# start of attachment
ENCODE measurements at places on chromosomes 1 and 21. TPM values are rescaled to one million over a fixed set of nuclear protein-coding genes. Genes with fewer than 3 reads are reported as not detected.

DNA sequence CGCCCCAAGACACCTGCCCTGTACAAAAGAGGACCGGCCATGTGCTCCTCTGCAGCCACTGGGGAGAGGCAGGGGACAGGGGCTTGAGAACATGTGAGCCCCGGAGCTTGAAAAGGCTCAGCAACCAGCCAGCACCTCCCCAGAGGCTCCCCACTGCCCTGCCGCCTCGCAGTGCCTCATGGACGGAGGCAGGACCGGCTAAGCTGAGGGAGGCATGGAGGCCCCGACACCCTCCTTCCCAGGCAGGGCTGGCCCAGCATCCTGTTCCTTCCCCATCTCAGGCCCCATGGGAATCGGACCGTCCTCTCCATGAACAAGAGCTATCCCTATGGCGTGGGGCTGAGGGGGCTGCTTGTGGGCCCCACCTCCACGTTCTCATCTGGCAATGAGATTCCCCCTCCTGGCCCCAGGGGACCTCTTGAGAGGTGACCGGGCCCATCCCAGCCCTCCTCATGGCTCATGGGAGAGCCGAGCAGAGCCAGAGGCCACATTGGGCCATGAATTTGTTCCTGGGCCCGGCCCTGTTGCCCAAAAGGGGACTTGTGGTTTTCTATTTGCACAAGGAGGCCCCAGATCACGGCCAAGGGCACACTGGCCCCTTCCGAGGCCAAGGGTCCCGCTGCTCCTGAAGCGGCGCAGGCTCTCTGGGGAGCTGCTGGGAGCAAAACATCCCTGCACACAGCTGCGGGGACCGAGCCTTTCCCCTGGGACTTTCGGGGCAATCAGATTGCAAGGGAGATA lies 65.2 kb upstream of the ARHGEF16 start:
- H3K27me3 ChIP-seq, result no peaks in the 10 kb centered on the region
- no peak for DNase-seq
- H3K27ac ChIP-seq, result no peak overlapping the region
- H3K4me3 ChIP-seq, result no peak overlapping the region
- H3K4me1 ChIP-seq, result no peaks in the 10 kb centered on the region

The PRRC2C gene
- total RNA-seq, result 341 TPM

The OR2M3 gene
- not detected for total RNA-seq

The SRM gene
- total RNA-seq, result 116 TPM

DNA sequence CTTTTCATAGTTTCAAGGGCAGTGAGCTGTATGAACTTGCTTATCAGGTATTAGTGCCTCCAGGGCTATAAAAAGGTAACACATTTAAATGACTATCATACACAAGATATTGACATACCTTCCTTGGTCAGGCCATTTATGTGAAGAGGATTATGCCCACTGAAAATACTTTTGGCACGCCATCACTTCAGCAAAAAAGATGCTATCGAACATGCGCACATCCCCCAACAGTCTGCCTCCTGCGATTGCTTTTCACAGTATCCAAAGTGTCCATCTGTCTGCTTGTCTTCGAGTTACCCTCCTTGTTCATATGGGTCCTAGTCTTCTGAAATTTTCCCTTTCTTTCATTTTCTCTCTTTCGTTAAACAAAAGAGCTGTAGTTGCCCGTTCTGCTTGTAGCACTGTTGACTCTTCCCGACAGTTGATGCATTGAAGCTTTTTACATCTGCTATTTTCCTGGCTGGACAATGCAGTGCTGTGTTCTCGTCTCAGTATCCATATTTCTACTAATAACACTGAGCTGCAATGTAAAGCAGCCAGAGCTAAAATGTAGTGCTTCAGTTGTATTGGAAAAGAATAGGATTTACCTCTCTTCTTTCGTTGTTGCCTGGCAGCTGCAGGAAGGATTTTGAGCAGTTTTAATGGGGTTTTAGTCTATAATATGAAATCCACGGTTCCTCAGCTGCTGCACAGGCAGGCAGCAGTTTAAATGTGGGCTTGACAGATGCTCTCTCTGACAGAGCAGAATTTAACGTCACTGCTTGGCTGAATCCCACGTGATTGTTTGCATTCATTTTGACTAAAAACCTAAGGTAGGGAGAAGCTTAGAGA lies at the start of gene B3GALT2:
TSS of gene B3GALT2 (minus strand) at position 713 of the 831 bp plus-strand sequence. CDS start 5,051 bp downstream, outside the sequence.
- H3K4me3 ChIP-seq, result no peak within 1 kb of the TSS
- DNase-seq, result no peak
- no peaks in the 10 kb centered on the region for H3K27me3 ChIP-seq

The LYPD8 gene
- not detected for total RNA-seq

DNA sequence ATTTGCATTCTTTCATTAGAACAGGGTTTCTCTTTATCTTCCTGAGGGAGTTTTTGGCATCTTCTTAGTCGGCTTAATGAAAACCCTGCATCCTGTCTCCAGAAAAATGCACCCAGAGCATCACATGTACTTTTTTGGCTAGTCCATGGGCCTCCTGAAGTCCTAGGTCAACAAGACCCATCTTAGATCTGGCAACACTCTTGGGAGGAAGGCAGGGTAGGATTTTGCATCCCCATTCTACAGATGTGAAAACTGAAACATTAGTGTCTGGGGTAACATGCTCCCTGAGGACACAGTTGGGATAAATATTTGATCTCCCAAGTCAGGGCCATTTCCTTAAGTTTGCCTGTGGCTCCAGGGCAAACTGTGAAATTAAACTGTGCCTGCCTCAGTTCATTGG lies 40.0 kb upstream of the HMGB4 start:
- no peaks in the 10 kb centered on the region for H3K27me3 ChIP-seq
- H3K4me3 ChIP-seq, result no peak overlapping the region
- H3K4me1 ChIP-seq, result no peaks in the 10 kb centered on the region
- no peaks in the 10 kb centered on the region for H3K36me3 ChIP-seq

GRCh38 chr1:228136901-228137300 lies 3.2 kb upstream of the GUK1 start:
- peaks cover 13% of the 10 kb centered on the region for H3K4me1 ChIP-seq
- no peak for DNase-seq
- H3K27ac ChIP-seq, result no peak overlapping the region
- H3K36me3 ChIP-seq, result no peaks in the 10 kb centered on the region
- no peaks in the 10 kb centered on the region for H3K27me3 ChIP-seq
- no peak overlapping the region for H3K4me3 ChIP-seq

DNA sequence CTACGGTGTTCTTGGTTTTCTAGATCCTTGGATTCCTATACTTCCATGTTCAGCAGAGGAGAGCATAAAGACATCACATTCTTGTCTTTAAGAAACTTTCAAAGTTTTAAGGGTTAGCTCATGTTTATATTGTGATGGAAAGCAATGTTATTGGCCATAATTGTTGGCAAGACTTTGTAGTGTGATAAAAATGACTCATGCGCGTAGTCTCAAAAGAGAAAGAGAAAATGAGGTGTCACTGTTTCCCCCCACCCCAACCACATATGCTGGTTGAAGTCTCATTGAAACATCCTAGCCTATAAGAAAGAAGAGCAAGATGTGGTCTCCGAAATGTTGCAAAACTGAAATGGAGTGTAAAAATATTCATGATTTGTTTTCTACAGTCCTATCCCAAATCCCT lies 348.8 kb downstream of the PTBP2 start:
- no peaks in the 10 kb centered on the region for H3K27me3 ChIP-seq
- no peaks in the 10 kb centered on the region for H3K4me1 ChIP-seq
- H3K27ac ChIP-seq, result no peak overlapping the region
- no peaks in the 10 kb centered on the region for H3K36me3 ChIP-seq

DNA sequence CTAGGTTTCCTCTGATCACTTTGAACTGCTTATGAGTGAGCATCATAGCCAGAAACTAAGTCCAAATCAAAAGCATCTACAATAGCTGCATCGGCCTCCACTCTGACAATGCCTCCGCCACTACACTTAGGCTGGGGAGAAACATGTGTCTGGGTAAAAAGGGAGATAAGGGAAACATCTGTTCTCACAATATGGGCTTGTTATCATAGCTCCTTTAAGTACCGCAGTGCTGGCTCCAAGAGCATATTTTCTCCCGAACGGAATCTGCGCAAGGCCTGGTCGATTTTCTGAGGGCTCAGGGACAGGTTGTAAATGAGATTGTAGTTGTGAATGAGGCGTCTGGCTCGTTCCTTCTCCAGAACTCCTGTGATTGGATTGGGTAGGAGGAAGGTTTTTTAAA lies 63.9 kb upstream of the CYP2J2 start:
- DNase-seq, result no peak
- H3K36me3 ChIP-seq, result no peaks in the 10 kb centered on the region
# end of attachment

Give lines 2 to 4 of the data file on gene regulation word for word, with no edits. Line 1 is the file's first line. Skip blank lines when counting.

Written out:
DNA sequence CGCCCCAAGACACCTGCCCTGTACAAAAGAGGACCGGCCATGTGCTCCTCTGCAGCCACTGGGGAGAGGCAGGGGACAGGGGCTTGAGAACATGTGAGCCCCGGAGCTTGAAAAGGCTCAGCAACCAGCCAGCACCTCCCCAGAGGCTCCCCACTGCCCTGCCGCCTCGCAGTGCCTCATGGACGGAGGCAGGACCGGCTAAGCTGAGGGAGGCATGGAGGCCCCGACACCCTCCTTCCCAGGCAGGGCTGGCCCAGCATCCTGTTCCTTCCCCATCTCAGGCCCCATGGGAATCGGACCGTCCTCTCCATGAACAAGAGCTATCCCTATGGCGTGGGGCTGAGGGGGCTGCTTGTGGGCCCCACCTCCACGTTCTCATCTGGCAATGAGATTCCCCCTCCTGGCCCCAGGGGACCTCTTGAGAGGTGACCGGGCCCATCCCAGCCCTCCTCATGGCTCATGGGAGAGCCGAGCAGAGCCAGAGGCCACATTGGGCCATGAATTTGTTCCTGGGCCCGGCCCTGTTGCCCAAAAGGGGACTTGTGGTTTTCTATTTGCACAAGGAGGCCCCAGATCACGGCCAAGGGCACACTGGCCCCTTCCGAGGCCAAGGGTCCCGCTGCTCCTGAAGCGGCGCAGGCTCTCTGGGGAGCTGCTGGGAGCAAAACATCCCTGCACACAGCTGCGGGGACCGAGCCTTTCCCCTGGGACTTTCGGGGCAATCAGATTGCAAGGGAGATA lies 65.2 kb upstream of the ARHGEF16 start:
- H3K27me3 ChIP-seq, result no peaks in the 10 kb centered on the region
- no peak for DNase-seq